Victor Higgins

131 Bent St

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Victor Higgins (1884 - 1949)
 "Autumn Reflection"  "Pinyon Hills"
"On the Way Home"   "Flowers"

 "Pinyon Hills" "Santa Barbra"

 "Widower"  "Taos in Winter"
 "Valdez"  "Flowers and Ferns"

 "Ruins"  "Rio Grande"
"Small Landscape" "Pueblo Woman"
 "Courtyard in Desert""Afternoon Shadows"

"Santa Barbara" Framed "Taos in Winter"  Framed
 "Widower"  Framed "Arroyo"  Framed
"Afternoon Shadows" Framed "Autumn Reflection"  Framed
"Courtyard in Desert"  Framed "Rio Grande" watercolor Framed

 "Flowers"  Framed "Pinyon Hills"  Framed
 "On the Way Home" Framed "Pueblo Woman"  Framed
 "Rio Grande" watercolor Framed "Small Landscape"  Framed 

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Victor Higgins (1884 - 1949) 

written by +Robert Parsons

Higgins said of Taos: "Here is the oldest of American civilizations.  The manners and customs and style of architecture are the same today that they were before Christ was born.  They offer the painter a subject as full of the fundamental qualities of life as did the Holy Land."

Higgins said Taos captured him "because of the light. There is the best light to be found anywhere. There is more color in the landscape and the people than elsewhere. And besides this there is the constant call here to create something."

Victor Higgins, the most modern painter of the Taos Society of Artists, came to Taos from Chicago in 1914. Having been born and raised on a small Indiana farm, Higgins found his artistic calling at nine years old when a traveling artist who painted ads on the side of barns introduced the young boy to painting and taught him about museums. This introduction inspired Higgins to save his allowance, and at the age of fifteen he was granted his family’s permission to attend the Chicago Art Institute. While in Chicago, the former city mayor and avid art collector Carter Harrison befriended the budding painter, and generously agreed to support Higgins while he took his studies to Europe. In Paris, Victor met Walter Ufer (another recipient of Carter Harrison’s artistic sponsorship), and the two became fast friends.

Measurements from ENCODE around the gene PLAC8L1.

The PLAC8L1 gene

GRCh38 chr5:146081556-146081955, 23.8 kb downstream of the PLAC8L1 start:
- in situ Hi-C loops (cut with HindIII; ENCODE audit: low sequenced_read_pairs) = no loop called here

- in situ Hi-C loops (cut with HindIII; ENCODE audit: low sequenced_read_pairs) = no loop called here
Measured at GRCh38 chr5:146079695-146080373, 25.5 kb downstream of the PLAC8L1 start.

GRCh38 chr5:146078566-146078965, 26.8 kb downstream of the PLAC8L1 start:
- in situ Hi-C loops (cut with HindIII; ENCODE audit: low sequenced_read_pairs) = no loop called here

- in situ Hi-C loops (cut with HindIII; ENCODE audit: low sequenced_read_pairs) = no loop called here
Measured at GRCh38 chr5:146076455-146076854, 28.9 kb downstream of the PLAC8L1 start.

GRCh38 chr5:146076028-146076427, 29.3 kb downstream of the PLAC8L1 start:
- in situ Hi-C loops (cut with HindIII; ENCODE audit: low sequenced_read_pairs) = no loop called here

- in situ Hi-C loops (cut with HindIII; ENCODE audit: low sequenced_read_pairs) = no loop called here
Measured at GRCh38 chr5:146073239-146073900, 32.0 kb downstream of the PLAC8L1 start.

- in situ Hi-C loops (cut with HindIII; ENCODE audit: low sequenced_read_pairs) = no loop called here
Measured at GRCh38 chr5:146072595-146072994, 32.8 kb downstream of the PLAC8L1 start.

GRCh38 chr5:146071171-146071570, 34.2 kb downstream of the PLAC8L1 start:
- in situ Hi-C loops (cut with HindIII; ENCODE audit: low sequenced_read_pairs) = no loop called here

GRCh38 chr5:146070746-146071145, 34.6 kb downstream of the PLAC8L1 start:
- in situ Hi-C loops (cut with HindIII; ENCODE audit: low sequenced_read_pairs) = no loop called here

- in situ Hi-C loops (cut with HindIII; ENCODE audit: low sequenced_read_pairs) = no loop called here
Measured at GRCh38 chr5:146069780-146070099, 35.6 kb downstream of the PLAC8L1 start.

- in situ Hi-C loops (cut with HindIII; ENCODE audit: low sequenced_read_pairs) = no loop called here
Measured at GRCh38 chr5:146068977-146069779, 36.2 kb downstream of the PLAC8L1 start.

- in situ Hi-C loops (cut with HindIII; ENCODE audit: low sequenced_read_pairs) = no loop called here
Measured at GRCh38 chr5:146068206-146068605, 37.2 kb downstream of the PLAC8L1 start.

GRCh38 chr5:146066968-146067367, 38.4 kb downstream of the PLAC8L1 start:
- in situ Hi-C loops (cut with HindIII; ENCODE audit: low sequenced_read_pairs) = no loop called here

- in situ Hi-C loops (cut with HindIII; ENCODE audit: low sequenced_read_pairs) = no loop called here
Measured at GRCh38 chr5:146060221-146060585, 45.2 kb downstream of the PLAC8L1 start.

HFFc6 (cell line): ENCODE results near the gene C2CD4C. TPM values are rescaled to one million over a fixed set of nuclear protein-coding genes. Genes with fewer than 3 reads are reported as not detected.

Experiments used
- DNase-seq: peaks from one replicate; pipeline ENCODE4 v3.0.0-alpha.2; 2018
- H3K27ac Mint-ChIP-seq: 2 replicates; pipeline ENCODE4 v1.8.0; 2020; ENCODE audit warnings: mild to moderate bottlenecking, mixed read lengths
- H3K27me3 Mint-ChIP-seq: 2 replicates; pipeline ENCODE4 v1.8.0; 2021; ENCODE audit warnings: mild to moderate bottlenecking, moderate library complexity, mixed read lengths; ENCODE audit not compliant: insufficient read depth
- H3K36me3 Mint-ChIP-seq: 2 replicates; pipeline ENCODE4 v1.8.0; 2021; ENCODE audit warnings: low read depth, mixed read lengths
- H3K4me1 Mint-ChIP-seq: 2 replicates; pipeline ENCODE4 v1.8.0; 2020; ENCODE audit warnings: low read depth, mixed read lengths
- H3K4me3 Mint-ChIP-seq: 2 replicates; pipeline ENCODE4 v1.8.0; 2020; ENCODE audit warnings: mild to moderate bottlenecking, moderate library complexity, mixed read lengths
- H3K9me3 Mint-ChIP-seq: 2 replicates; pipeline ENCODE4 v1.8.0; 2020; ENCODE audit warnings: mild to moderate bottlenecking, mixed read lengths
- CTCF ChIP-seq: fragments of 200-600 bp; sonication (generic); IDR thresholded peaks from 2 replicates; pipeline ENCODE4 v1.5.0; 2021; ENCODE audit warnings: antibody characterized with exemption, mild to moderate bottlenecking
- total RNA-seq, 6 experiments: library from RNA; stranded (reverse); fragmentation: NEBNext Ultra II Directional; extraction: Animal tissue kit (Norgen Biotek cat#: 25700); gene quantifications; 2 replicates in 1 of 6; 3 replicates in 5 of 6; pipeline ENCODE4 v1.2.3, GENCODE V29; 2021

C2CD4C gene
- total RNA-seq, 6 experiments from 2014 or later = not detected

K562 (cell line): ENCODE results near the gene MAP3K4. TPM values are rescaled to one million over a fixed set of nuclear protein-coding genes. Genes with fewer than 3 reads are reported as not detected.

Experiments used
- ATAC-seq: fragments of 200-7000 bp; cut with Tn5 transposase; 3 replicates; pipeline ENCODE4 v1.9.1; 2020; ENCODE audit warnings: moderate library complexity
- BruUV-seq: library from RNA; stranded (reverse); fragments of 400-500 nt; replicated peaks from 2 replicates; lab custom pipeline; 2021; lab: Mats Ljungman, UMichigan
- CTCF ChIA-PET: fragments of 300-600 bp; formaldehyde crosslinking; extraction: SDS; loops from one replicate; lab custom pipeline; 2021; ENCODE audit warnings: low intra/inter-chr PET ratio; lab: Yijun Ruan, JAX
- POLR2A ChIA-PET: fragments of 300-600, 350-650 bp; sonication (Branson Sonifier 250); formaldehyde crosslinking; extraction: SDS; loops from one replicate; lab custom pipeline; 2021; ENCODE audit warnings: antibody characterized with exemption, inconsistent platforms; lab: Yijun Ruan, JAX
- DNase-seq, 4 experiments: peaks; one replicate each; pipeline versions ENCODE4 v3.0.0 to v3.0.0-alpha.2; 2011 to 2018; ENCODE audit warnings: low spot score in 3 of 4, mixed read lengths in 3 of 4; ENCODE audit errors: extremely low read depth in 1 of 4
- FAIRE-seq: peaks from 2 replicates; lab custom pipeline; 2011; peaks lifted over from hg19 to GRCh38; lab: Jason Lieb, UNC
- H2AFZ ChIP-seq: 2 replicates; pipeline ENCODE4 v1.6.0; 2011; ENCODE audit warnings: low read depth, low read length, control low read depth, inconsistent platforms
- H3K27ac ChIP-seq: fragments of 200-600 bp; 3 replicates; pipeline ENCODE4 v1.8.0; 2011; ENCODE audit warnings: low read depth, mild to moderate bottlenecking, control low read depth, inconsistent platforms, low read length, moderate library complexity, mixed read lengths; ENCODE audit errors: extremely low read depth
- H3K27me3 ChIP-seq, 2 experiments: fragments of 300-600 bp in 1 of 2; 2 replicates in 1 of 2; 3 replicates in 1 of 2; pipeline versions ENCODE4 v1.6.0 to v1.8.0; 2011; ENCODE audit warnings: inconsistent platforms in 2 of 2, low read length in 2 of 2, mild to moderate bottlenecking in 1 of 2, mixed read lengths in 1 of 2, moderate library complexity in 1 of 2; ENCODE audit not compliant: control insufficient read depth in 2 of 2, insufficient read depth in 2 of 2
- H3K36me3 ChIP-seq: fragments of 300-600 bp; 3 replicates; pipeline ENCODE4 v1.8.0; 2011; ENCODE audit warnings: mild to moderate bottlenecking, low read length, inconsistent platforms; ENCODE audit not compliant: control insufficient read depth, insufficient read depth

After returning to Chicago in 1914, Harrison sent the pair to Taos, NM, for a year in exchange for new works. For Higgins, the move became permanent in 1915, and he would join the fledgling Taos Society of Artists in 1917. While participating in Taos Society group exhibitions, Higgins began to impart a modernist flavor into his paintings, and is credited with bringing modernism to realism. His talent for experimental landscapes garnered him many awards during this time, including The First Logan Prize at the Art Institute of Chicago, and the First Altman Prize at the National Academy of Design in New York. 
His primary relationship seemed to be with his painting, although Higgins was briefly married to Sheldon Parsons’ daughter, Sara, and then later to Marion Koogler McNay of San Antonio, Texas. It was late in Higgins’ life that he produced what many consider to be his best paintings, a series of oils aptly referred to as “Little Gems.” Working out of the trunk of his car in his signature three piece suit, Higgins painted small landscapes that his good friend and fellow artist Ernest Blumenschein described as “All works of love: love of his simple subjects and of his craftsmanship.” 
In 1949, while dining at the home of friends and fellow Taos artists, Thomas and Dorothy Benrimo, Victor Higgins succumbed to a fatal heart attack. He was the last survivor of the first seven Taos Society members, and his passing marked for many the end of a Taos era.